Campfire Cooking Tips

Camping is fun and quite enjoyable.

There are plenty of easy ways to spruce up one-pot meals without harming your journey too much. If you’re planning on cooking, at least two days in advance, try doing multiple steps ahead of time and just assembling before leaving home. For example, chop all vegetables you plan to use into individual baggies, then just dump them together into boiling water when you go to cook them.

The following list will help make campfire cooking easier:

  • Use beer cans as pot stands; they stay longer and can support heavy pots better than rocks.
  • Don’t trust food to stay on top of forks. Use chopsticks, wooden skewers, etc.…
  • Duct tape is your best friend; use it to secure pots and to avoid spilling water when boiling over the fire pit.
  • Keep extra tinfoil around for creating makeshift baking dishes or cooking vessels should the situation require it.
  • Avoid cooking with delicate flavors or anything that you’d be sad about burning. I’ve never seen anyone burnt out on chicken after tasting their first one ever, but some things are just bad memories waiting to happen (elderberry sausage stuffing).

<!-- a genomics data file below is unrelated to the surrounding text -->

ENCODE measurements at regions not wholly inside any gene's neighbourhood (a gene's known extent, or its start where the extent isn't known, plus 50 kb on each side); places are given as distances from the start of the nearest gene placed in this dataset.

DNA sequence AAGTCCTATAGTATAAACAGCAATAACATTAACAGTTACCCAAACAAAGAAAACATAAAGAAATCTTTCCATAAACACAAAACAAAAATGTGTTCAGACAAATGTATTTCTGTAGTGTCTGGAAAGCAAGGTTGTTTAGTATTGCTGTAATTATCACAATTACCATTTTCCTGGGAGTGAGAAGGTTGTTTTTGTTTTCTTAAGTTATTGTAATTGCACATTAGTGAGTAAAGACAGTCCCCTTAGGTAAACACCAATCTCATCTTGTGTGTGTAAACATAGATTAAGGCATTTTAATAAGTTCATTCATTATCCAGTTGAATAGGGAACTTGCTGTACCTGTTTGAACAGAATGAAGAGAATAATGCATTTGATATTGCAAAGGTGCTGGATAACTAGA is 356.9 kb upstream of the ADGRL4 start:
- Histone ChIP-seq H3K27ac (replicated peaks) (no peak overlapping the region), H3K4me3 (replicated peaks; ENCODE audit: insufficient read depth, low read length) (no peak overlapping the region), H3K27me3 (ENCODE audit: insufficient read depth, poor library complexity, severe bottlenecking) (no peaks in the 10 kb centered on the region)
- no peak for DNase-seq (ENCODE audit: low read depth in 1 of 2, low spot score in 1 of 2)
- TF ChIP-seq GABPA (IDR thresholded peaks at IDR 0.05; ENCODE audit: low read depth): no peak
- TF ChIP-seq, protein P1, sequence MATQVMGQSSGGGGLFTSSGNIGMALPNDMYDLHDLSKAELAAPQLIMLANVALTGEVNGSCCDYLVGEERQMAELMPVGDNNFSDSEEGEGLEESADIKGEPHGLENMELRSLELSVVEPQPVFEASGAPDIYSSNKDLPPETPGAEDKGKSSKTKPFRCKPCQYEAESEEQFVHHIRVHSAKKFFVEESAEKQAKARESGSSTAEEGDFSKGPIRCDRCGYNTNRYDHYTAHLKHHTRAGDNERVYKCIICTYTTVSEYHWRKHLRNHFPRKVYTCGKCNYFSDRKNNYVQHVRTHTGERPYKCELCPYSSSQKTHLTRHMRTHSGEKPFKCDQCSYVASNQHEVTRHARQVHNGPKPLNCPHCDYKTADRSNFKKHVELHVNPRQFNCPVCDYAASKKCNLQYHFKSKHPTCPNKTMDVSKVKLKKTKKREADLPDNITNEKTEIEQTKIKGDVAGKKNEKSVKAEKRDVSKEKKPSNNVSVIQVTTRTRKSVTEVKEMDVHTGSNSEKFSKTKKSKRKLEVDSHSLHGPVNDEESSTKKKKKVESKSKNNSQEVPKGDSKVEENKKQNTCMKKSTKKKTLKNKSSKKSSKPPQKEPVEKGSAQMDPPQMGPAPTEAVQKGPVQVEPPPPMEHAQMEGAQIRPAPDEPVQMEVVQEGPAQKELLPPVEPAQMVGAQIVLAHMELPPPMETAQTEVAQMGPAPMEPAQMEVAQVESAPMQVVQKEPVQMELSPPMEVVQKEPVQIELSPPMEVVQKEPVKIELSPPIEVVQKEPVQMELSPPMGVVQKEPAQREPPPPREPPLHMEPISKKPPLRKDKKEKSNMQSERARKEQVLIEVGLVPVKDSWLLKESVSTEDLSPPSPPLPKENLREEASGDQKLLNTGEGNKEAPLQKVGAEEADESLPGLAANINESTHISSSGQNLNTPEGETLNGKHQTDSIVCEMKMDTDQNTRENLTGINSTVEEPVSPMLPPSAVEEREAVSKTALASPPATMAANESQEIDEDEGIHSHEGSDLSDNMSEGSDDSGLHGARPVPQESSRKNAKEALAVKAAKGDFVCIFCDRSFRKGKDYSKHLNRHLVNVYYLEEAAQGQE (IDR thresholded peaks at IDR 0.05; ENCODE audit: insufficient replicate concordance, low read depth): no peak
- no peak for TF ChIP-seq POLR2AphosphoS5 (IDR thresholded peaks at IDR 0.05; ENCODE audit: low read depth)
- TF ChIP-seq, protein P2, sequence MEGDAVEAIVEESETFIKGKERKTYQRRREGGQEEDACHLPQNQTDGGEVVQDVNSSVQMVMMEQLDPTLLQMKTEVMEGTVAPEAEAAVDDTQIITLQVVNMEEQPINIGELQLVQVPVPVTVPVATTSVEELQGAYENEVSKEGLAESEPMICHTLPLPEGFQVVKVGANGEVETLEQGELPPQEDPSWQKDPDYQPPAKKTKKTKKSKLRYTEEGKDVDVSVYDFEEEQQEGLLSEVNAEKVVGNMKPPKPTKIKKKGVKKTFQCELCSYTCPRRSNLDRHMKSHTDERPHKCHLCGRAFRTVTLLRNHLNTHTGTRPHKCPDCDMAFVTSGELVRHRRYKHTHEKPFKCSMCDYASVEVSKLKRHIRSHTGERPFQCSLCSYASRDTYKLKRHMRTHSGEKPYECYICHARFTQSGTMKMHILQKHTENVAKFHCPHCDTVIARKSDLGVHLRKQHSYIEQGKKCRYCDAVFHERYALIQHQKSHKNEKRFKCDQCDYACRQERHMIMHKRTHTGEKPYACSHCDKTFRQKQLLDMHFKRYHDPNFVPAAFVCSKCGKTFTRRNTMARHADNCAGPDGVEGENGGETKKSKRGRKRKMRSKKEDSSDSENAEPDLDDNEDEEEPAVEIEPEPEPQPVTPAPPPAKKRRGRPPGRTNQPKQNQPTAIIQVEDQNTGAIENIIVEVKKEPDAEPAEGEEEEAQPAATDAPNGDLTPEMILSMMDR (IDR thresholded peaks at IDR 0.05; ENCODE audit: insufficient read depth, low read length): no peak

• Cooked food generally stays warm longer if wrapped in foil. Wrap individual portions to avoid wasting; if it looks like too much, don’t take any chances and return what you can’t use to the fire pit.
  • Pasta: drain and rinse one or two minutes before done, then dump into boiling water when ready to cook over a campfire. This will save time and energy; if you end up having to add more than three additional minutes of cooking time, add some cold water at the beginning, so it doesn’t get soggy.
  • Avoid letting uneaten food cool off for too long in your campfire cooking vessel, regardless of how delicious it was when cooked! It’s probably still good but not worth getting sick over! If you’ve got a few extra dollars to spare, try getting a can of powdered stove fuel and a collapsible cooking pot. This is the only way I’ll ever eat instant noodles again. Wash your food thoroughly beforehand, then just dump in some water, dried vegetables, seasonings from those little plastic bags you’re probably not supposed to bring with you anymore into your new cooking vessel and boil for as long as indicated on the packaging!

Good luck, have fun! And remember: if you’re going to fall asleep around campfire flames, it’s best not to do so while holding an open container of anything hot!